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No Time For Dressing Rooms

June 2024
1min read

Here is an event that took place while I lived in Jasper, Texas, in the 1930s and was employed by the H. N. Gibbs & Co. department store.

Late one Saturday night Mr. Singletary, our hardware manager and part owner of the business, and I, buyer and manager for the men’s department, were alone in the store. As I was going to the door with Mr. Singletary to lock and go home, a young, goodlooking lady appeared and asked if we had boots and riding pants. I told her we did and asked her to come in.

I measured her feet and showed her a pair of H. J. Justin’s Lady Boots for thirty-five dollars. She asked to see the riding pants. I proceeded to measure her and showed her a pair of D. J. Riding Pants, also for thirty-five dollars, and asked her to step into the ladies’ dressing room to try on the slacks. She looked me straight in the eye and replied, “Hell, I don’t have the time to go to dressing rooms. I’m in a big hurry.”

Standing about two feet out in front of me, she placed her right hand on my shoulder. With her left hand she reached down and pulled her dress above her waist (she was wearing a pretty pair of pink panties). She told me to put those pants on her. Then she sat down, and I put the boots on her. She paid me seventy dollars and was gone in less than five minutes.

The following week, about Tuesday or Wednesday, a go-between betrayed the outlaw pair Bonnie Parker and Clyde Barrow to the police near Shreveport, Louisiana. He told the officers what road the couple would be on. He was to be standing on this road at a certain place, which would serve as a signal to Bonnie and Clyde that their route was clear. When they came around the curve, he stepped out on the road. They slowed to a stop, and the posse cut them down. One hundred and eighty-seven bullets hit the car. Bonnie Parker was wearing the boots and pants I had sold her.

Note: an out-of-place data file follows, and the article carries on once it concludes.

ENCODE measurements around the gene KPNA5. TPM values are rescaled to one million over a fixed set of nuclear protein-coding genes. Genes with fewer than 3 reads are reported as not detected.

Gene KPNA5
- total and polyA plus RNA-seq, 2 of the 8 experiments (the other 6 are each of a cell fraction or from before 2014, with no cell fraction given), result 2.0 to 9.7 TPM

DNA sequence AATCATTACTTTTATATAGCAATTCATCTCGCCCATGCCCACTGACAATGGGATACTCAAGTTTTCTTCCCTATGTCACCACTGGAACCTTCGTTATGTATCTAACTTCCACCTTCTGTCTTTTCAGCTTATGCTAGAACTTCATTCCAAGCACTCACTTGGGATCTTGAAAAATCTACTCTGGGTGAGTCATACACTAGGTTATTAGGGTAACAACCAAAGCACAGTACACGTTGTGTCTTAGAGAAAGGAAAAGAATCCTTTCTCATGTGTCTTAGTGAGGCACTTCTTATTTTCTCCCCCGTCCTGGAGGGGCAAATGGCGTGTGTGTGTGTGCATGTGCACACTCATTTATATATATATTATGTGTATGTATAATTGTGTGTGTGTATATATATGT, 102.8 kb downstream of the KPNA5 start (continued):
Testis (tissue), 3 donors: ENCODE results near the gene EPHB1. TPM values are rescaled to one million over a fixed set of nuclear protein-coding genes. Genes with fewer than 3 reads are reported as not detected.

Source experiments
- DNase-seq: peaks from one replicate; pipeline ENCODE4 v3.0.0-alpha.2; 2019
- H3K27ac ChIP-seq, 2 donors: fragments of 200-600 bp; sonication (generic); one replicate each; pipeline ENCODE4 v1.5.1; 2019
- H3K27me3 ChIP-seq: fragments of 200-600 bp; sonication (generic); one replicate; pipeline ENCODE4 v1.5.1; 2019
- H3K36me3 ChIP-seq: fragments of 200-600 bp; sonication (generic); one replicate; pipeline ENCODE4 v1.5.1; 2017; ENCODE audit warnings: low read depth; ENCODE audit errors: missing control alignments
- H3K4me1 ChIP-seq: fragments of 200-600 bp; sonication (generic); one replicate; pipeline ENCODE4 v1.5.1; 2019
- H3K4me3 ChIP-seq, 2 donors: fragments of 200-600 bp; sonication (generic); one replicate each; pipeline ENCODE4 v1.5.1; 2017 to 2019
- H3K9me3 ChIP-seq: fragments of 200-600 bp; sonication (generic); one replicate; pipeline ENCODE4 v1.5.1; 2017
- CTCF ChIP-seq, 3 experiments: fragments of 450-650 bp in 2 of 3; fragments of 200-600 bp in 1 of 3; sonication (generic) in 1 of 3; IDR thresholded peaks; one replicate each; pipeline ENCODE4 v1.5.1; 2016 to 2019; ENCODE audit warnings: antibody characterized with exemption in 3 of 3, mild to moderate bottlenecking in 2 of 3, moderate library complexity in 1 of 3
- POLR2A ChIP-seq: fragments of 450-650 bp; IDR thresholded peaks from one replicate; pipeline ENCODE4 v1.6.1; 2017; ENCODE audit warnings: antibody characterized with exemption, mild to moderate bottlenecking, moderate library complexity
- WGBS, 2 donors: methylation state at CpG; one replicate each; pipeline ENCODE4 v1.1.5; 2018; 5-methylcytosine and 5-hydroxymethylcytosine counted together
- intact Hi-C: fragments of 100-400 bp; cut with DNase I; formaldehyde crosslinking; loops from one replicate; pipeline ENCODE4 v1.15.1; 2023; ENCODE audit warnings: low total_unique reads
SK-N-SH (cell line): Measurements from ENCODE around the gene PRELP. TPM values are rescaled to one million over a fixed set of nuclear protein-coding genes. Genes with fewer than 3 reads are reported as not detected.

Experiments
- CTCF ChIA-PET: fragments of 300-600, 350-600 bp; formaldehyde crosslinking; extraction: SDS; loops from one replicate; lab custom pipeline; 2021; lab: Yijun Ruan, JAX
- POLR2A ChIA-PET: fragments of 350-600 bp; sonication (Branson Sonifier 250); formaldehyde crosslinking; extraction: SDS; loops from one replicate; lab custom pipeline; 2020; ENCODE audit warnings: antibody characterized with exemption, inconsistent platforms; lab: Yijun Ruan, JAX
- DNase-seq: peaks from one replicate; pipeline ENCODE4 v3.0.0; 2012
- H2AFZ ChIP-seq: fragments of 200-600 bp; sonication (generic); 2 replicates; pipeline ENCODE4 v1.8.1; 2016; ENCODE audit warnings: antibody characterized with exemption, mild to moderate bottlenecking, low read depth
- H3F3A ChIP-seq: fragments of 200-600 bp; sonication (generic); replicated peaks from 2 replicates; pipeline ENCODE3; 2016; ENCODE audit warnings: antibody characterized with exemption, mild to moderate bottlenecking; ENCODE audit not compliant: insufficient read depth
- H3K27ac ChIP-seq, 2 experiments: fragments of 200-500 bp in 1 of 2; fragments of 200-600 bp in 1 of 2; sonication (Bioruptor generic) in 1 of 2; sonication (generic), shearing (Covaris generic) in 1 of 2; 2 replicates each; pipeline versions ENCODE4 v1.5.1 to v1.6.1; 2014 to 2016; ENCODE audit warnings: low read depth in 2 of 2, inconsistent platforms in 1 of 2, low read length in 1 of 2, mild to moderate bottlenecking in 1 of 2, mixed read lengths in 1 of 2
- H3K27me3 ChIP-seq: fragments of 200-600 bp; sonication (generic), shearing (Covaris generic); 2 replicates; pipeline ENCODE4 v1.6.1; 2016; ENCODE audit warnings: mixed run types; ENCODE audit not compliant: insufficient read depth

Bonnie had been born and raised in Texas. She was one of Clyde’s last women, and he had trained her as a crack marksman. They kept several guns always loaded, in the car, and many times before they had shot their way clear of posses and roadblocks.

As for that previous Saturday night, Mr. Singletary had waited for me to finish serving Bonnie. He saw her pulling up her dress while I slipped on the riding pants. He told all of Jasper, which was very embarrassing to me—but I was also really afraid some of Bonnie and Clyde’s henchmen might think I had something to do with their meeting their deaths. But at the time I didn’t even know who I was waiting on.

Of course, they always did their shopping at hours when people were not around.

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